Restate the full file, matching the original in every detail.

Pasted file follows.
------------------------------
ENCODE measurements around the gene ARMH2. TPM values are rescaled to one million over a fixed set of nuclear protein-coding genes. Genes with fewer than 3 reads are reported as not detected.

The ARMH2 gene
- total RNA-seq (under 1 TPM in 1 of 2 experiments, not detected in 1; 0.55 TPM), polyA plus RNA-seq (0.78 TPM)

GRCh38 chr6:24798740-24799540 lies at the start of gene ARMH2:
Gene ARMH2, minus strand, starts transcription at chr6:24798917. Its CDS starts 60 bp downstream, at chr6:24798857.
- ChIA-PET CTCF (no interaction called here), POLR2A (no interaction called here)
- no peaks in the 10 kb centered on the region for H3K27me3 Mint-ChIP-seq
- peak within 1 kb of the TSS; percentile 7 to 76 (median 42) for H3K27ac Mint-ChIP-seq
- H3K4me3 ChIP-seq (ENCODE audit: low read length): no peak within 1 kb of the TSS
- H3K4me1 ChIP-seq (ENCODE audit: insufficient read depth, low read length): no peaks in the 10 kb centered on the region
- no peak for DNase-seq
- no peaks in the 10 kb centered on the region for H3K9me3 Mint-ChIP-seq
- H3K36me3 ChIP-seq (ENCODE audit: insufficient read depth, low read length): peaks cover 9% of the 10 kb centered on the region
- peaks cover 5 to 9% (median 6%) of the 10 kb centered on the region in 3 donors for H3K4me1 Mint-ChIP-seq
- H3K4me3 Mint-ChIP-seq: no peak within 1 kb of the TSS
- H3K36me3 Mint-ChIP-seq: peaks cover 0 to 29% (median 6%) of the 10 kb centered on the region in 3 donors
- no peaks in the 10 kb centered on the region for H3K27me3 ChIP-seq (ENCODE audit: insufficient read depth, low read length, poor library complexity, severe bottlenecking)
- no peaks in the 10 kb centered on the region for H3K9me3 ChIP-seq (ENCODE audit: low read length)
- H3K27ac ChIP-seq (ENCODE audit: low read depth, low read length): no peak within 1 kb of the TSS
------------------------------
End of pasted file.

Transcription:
ENCODE measurements around the gene ARMH2. TPM values are rescaled to one million over a fixed set of nuclear protein-coding genes. Genes with fewer than 3 reads are reported as not detected.

The ARMH2 gene
- total RNA-seq (under 1 TPM in 1 of 2 experiments, not detected in 1; 0.55 TPM), polyA plus RNA-seq (0.78 TPM)

GRCh38 chr6:24798740-24799540 lies at the start of gene ARMH2:
Gene ARMH2, minus strand, starts transcription at chr6:24798917. Its CDS starts 60 bp downstream, at chr6:24798857.
- ChIA-PET CTCF (no interaction called here), POLR2A (no interaction called here)
- no peaks in the 10 kb centered on the region for H3K27me3 Mint-ChIP-seq
- peak within 1 kb of the TSS; percentile 7 to 76 (median 42) for H3K27ac Mint-ChIP-seq
- H3K4me3 ChIP-seq (ENCODE audit: low read length): no peak within 1 kb of the TSS
- H3K4me1 ChIP-seq (ENCODE audit: insufficient read depth, low read length): no peaks in the 10 kb centered on the region
- no peak for DNase-seq
- no peaks in the 10 kb centered on the region for H3K9me3 Mint-ChIP-seq
- H3K36me3 ChIP-seq (ENCODE audit: insufficient read depth, low read length): peaks cover 9% of the 10 kb centered on the region
- peaks cover 5 to 9% (median 6%) of the 10 kb centered on the region in 3 donors for H3K4me1 Mint-ChIP-seq
- H3K4me3 Mint-ChIP-seq: no peak within 1 kb of the TSS
- H3K36me3 Mint-ChIP-seq: peaks cover 0 to 29% (median 6%) of the 10 kb centered on the region in 3 donors
- no peaks in the 10 kb centered on the region for H3K27me3 ChIP-seq (ENCODE audit: insufficient read depth, low read length, poor library complexity, severe bottlenecking)
- no peaks in the 10 kb centered on the region for H3K9me3 ChIP-seq (ENCODE audit: low read length)
- H3K27ac ChIP-seq (ENCODE audit: low read depth, low read length): no peak within 1 kb of the TSS